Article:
"Mystery" in this article refers to the creature's inability to comprehend either the being or the actions of the Creator. Does it mean we cannot know God at all? Let the article explain.

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God is surpassingly great🔗

Yours, O LORD, is the greatness and the power and the glory and the majesty and the splendor, for everything in heaven and earth is yours. Yours, O LORD, is the kingdom; you are exalted as head over all. 1 Chronicles 29:11

God is great, says Scripture (Deut. 7:21; Neh. 4:14; Pss. 48:1; 86:10; 95:3; 145:3; Dan. 9:4): greater than we can grasp. Theology states this by describing him as incomprehensible — not in the sense that logic is somehow different for him from what it is for us, so that we cannot follow the workings of his mind at all, but in the sense that we can never understand him fully, just because he is infinite and we are finite. Scripture pictures God as dwelling not only in thick and impenetrable darkness but also in unapproachable light (Ps. 97:2; 1 Tim. 6:16), and both images express the same thought: our Creator is above us, and it is beyond our power to take his measure in any way.

This is sometimes expressed by speaking of the mystery of God, using that word not in the biblical sense of a secret that God has now revealed (Dan. 2:29-30; Eph. 3:2-6) but in the more recently developed sense of a reality that we lack the capacity to understand properly, no matter how much is said about it. God tells us in the Bible that creation, providential government, the Trinity, the Incarnation, the regenerating work of the Spirit, union with Christ in his death and resurrection, and the inspiration of Scripture — to go no further — are facts, and we take his word for it that they are; but we believe that they are without knowing how they can be. As creatures, we are unable fully to comprehend either the being or the actions of the Creator.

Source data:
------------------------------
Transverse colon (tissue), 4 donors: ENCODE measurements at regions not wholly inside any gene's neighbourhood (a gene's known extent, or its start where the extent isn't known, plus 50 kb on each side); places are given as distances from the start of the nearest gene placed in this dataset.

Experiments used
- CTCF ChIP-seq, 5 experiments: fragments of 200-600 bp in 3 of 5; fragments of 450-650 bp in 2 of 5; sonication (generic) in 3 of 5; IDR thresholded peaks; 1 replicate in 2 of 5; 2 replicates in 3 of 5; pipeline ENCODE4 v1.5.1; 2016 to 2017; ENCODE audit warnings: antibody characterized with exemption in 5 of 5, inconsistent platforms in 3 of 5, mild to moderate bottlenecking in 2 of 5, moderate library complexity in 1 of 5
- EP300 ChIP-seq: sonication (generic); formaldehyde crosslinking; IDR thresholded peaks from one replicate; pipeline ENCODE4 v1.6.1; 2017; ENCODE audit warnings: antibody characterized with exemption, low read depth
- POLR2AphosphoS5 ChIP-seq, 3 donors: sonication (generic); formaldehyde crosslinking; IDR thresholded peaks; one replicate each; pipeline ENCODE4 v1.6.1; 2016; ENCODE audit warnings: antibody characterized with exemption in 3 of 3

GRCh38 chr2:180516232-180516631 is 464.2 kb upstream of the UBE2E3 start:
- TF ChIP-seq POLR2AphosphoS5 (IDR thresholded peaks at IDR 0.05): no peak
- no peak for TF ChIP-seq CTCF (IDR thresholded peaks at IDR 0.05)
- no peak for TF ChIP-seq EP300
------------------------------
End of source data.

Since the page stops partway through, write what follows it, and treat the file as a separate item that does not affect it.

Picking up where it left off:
As it would be wrong, however, to suppose ourselves to know everything about God (and so in effect to imprison him in the box of our own limited notion of him), so it would be wrong to doubt whether our concept constitutes real knowledge of him. Part of the significance of our creation in God’s image is that we are able both to know about him and to know him relationally in a true if limited sense of “know”; and what God tells us in Scripture about himself is true as far as it goes. Calvin spoke of God as having condescended to our weakness and accommodated himself to our capacity, both in the inspiring of the Scriptures and in the incarnating of the Son, so that he might give us genuine understanding of himself. The form and substance of a parent’s baby talk bears no comparison with the full contents of that parent’s mind, which he or she could express in full if talking to another adult; but the child receives from the baby talk factual information, real if limited, about the parent, and responsive love and trust grow accordingly. That is the analogy here.

Now we see why our Creator presents himself to us anthropomorphically, as having a face (Exod. 33:11), a hand (1 Sam. 5:11), an arm (Isa. 53:1), ears (Neh. 1:6), eyes (Job 28:10), and feet (Nah. 1:3), and as sitting on a throne (1 Kings 22:19), flying on the wind (Ps. 18:10), and fighting in battle (2 Chron. 32:8; Isa. 63:1-6). These are not descriptions of what God is in himself but of what he is to us: namely, the transcendent Lord who relates to his people as Father and friend, and acts as their ally. God sets himself before us in this way to draw us out in worship, love, and trust, even though conceptually we are always like the young children who hear their parents’ baby talk and know the talker only in part (1 Cor. 13:12).

We should never forget that in any case theology is for doxology: the truest expression of trust in a great God will always be worship, and it will always be proper worship to praise God for being far greater than we can know.

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